Dew and the Holy Ghost

"Would that we had died by the hand of the LORD in the land of Egypt, when we sat by the fleshpots and ate bread to the full; for you have brought us out into this wilderness to kill this whole assembly with hunger."  (Exodus 16:3 RSV)

Fleshpots?  Pots??!  What??? Not "precious chalices"?!

"Then the LORD said to Moses, "Behold, I will rain bread from heaven for you; and the people shall go out and gather a day’s portion every day, that I may prove them, whether they will walk in my law or not. (Exodus 16:4 RSV)

"And when the dew had gone up, there was on the face of the wilderness a fine, flake-like thing, fine as hoarfrost on the ground. When the people of Israel saw it, they said to one another, "What is it?" For they did not know what it was. And Moses said to them, "It is the bread which the LORD has given you to eat.  (Exodus 16:14-15 RSV)

"When the dew fell upon the camp in the night, the manna fell with it." (Numbers 11:9 RSV)

Christ explains its significance as foreshadowing Himself.  

"Our fathers ate the manna in the wilderness; as it is written, ‘He gave them bread from heaven to eat.’" Jesus then said to them, "Truly, truly, I say to you, it was not Moses who gave you the bread from heaven; My Father gives you the true bread from heaven. For the bread of God is that which comes down from heaven, and gives life to the world." (John 6:31-33 RSV)

And also

"I am the bread of life. Your fathers ate the manna in the wilderness, and they died. This is the bread which comes down from heaven, that a man may eat of it and not die. I am the living bread which came down from heaven; if any one eats of this bread, he will live for ever; and the bread which I shall give for the life of the world is My flesh." (John 6:48-51 RSV)

Ambrosiaster wrote: "Manna autem typus est escae spiritalis, quae resurrectione domini ueritas facta est in eucharistiae mysterio."  (q. 85,3 CSEL 50 p. 169).  "Manna is the type (foreshadow) of spiritual food, which by the resurrection of the Lord became the Truth in the mystery of the Eucharist."

On 16 June 2006 the Holy Father Pope Benedict XVI taught about the Eucharist as "bread from heaven".

"The Host is the manna with which the Lord nourishes us, it is truly the bread from heaven, with which he really gives himself".

From the last book of the Bible:

"Repent then. If not, I will come to you soon and war against them with the sword of my mouth.  He who has an ear, let him hear what the Spirit says to the churches. To him who conquers I will give some of the hidden manna, and I will give him a white stone, with a new name written on the stone which no one knows except him who receives it.’"  (Apoc 2:16-17 RSV)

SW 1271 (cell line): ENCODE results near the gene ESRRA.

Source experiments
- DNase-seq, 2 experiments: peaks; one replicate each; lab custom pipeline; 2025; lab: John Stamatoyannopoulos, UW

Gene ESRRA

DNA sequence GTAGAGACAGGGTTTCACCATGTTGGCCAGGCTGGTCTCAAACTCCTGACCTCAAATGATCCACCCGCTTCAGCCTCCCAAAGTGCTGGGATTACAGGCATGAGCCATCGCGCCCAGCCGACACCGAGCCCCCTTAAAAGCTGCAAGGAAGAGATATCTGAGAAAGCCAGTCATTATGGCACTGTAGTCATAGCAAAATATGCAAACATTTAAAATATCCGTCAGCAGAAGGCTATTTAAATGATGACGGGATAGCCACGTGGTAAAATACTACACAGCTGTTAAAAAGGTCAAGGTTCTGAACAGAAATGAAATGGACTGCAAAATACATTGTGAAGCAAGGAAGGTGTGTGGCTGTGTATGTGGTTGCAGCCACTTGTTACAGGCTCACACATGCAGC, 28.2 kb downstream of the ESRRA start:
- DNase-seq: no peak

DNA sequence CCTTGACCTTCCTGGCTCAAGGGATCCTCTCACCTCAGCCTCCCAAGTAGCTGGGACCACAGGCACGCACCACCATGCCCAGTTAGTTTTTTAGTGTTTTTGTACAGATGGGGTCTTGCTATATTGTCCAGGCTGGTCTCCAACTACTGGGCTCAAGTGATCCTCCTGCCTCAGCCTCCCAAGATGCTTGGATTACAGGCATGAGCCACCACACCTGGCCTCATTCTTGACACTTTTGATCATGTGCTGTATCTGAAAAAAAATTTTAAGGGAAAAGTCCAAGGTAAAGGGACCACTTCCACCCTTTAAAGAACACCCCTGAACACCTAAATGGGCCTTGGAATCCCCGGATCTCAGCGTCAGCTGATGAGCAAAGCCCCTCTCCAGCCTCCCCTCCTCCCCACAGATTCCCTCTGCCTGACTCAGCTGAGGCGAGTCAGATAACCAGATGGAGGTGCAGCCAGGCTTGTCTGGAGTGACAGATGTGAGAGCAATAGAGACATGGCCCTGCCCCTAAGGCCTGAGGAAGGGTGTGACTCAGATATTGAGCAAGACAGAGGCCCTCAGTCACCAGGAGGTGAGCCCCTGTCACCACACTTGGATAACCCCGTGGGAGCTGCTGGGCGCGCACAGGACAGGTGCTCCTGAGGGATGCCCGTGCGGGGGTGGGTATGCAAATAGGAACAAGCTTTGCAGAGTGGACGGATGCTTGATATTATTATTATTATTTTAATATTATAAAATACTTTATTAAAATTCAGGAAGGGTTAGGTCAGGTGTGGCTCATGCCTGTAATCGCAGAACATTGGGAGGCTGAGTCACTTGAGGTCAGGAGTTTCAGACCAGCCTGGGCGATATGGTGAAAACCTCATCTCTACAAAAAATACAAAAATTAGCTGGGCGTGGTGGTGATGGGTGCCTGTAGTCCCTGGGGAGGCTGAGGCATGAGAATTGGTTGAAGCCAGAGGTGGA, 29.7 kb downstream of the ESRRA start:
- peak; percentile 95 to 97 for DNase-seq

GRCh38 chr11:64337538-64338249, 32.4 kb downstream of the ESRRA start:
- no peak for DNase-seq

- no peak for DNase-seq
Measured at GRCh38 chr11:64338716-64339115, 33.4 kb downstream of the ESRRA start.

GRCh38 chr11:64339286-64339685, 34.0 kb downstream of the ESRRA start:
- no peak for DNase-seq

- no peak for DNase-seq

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About Fr. John Zuhlsdorf

Fr. Z is the guy who runs this blog. o{]:¬)
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5 Responses to Dew and the Holy Ghost

  1. I would like to thank Fr. Z for pointing out the scriptural bases for the use of the word “dew” in the Third Eucharistic Prayer.

    I think that that has pretty much put paid to the attempts of His Grace, Bishop Trautman, to excise the language of Tradition and the Magisterium from vernacular translations of the Divine Liturgy in favor of a language which is supposedly more “scriptural”.

    Of course, anyone who has actually read the Second Vatican Council’s Constitution on Divine Revelation would know that our Church has always held that the three means by which the Holy Spirit has spoken to us are and have been Scripture, Tradition, and Church Authority. I think it only fair to state that with the best of intentions, His Grace may be attempting to silence the voices of Tradition and Church Authority in favor of the voice of Scripture, and thus, to attempt to frustrate the workings of the Holy Spirit in the Divine Liturgy.

  2. Andrew says:

    Interesting how Latin uses the concept of dew in various forms.

    In addition to “Ros, Roris” (dew) and “Rorare” (“to dew” as in “Rorate Caeli”) we also have “Roratio” (dewing?)

    After the conclusion of Vatican II, Pope Paul VI issued his Apostolic Constitution “Mirificus Eventus” where he declared a year of jubilee and encouraged the faithful to gather with their bishops in their cathedral churches. Here is a sentence from that document:

    Deinde templum cathedrale expressa imago est ducenda aspectabilis Christi Ecclesiae, quae in terrarum orbe et precatur, et canit, et adorat; est nimirum imago putanda Mystici eius Corporis, cuius membra in una conglutinantur caritatis compage, supernorum donorum RORATIONE nutrita;

    [Further, the cathedral temple is an expression of the image of the Church of Christ, praying, singing, adoring all over the world: surely it is to be viewed as an image of His Mystical Body, whose members are bound together through a structure of love, nourished by the "dewing" of celestial gifts …]

    Isn’t that a nice expression? “Christi Ecclesia supernorum donorum roratione nutrita.” (The Church of Christ nourished by the “dewing” of celestial gifts).

  3. Giuseppe says:

    Bernard, I think that “rore” is from EP II.

    Thanks Fr. Z for working to preserve/restore the fresh morning air.

  4. Giuseppe, di nulla!

    o{]:¬)

  5. Andrew, that is so good I am going to tease it out for a separate entry!